Filmmaker Looks Back at Emmett Till Case

Filmmaker Keith Beauchamp talks about his documentary The Untold Story of Emmett Louis Till. Till was murdered 50 years ago. His death is widely viewed as the catalyst for the civil rights movement.

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RENEE MONTAGNE, host:

In the dark early morning of August 28th, 1955, a black teen-ager was dragged from his bed in Money, Mississippi, by two white men and taken away. One of the men said the young Emmett Till, who was visiting from Chicago, had whistled at his wife, and, for that, he needed to be punished. The terrible story of Emmett Till has been told and retold this past year, how his body was found in a river three days later, shot, hacked, wrapped in barbwire, how the white men were acquitted by a white jury, how his mother insisted her son's mutilated body be displayed in an open casket.

Ms. MAMIE TILL-MOBLEY (Emmett's Mother): I said I want the world to see this, because there's no way I could tell this story and give them the visual picture of what my son looked like.

MONTAGNE: This past June, the FBI exhumed Emmett Till's body as part of a new investigation. With the 50th anniversary of his death this Sunday, we asked filmmaker Keith Beauchamp to join us from New York. He spent nine years working on the documentary "The Untold Story of Emmett Louis Till." He also pushed to get the case re-opened. The two white men acquitted back in the 1950s, Roy Bryant and J. W. Milam, later admitted they did kill Emmett Till. Keith Beauchamp found at least five other people directly involved in the murder.

Mr. KEITH BEAUCHAMP (Filmmaker): There's a number of eyewitnesses that I've interviewed along the way who spoke of other people, as well, who was involved with the murder, and we ended up finding out that some of these people are alive. You're speaking about Carolyn Bryant, the white woman who Emmett Till whistled at. I was able to locate the FBI records on the case, and after reviewing it I found out they had a warrant for her arrest back in 1955 in which she was never served. Then you also had Henry Lee Loggins, one of the black men who were seen on the back of the truck at the time of the murder who was still alive, to whom I've also interviewed for my film. So these two people, of course, are being investigated at this point. However, this is not new information. I mean, some of the people who were involved in this case back in 1955, they were the first to come across this information.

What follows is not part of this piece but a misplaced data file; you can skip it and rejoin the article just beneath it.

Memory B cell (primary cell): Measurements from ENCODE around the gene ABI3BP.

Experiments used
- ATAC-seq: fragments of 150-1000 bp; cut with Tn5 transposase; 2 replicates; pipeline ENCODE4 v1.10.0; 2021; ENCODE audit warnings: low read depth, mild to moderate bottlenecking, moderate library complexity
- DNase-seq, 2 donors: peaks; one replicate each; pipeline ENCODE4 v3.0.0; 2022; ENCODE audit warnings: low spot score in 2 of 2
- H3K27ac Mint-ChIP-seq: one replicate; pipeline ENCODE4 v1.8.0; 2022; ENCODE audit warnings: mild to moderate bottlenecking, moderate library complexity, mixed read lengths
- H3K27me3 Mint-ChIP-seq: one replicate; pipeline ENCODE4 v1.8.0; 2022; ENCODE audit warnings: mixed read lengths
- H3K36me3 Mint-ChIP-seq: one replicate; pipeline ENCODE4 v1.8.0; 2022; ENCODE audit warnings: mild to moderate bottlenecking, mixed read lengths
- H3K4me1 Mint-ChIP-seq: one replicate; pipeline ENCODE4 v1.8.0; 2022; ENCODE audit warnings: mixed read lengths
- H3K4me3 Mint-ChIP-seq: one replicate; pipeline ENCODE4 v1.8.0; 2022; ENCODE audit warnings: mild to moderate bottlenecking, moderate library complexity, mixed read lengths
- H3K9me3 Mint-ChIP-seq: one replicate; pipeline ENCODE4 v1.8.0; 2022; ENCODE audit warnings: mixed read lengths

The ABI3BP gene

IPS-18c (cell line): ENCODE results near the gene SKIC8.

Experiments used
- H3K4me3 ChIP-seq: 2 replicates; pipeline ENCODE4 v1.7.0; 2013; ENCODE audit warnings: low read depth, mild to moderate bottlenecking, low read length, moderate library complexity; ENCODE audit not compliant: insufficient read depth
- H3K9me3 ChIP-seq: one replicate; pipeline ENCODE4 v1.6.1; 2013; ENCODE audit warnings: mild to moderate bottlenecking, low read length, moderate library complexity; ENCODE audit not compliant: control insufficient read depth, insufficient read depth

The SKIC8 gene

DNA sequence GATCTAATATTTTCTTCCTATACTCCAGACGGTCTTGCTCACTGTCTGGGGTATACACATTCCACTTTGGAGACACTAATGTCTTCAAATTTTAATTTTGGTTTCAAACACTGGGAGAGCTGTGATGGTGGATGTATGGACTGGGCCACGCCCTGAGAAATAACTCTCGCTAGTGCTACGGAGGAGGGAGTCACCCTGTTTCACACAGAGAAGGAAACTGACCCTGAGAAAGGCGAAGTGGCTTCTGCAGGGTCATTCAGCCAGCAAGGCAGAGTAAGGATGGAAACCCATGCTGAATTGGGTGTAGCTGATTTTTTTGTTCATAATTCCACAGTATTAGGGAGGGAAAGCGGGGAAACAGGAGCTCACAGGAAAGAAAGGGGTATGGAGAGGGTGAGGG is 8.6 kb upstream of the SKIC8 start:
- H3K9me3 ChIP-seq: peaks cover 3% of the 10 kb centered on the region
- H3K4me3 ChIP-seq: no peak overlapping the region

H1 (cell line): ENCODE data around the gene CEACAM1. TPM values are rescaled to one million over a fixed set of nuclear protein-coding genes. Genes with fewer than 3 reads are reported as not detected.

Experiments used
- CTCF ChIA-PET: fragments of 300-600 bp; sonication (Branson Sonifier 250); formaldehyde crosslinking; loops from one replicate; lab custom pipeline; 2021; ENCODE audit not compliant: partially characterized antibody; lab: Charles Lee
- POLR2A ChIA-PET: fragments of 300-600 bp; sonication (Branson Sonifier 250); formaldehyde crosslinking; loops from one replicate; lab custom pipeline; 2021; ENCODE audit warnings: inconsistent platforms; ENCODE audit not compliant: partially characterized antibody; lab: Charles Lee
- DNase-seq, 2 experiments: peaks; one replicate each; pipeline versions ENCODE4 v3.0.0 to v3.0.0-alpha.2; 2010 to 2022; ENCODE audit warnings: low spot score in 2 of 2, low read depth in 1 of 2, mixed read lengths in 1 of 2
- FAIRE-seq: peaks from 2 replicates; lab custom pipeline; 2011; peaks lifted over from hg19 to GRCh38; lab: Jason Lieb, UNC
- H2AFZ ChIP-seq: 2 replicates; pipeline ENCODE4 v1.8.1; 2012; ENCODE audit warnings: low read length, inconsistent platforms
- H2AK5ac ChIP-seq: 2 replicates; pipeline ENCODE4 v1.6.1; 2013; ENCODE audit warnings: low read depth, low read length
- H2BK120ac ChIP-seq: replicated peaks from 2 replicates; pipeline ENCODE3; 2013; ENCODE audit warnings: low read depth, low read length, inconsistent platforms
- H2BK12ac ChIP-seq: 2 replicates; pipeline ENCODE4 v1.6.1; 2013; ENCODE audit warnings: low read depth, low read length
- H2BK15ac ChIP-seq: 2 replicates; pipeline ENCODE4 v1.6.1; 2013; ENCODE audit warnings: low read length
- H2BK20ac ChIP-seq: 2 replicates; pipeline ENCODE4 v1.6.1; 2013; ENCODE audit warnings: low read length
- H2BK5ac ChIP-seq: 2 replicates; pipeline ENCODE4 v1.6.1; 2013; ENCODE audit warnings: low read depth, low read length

MONTAGNE: As you say, one of the people who may have witnessed this and be under suspicion is African-American, at least one.

Mr. BEAUCHAMP: Yes.

MONTAGNE: That--I mean...

Mr. BEAUCHAMP: Well...

MONTAGNE: ...that's got to be a sensitive issue.

Mr. BEAUCHAMP: It is a very sensitive issue, but when you think about the time, you're talking about '55, before the American civil rights movement. So, you know, one would believe and--one would think, I should say, that these people were coerced into participating in the crime. However, I think it's a point in time where this person needs to come forward and tell us what he knows.

MONTAGNE: The re-opened criminal investigation and the 50th anniversary of the lynching of Emmett Till--his story has been in the news all this last year. Is there more to find out or is this really about making sure that the whole story is told?

Mr. BEAUCHAMP: Well, I mean, this story is more relevant today than ever. Look what's just happened over the year since the case re-opened. Jeb Bush in Florida re-opened three other civil rights murder cases. And just the whole aspect of the historical context of this case, in general--Emmett Till was the catalyst that sparked the American civil rights movement. It was 100 days after Emmett Till's murder that Rosa Parks refuses to get up from her seat on that bus in Montgomery, Alabama. And she have quoted this for many years, it was because of Emmett Till's murder being foremost in her mind; that's why she made that decision. Just like this case was a catalyst for change back in 1955, it will be a catalyst for change today. And this is something that Mrs. Mobley instilled in me. We knew how prominent and how important this case was to American history, not only for the past but generations to come.

MONTAGNE: Thank you very much for joining us.

Mr. BEAUCHAMP: Thank you.

MONTAGNE: Keith Beauchamp made the documentary "The Untold Story of Emmett Louis Till." The 50th anniversary of Emmett Till's death is this Sunday.

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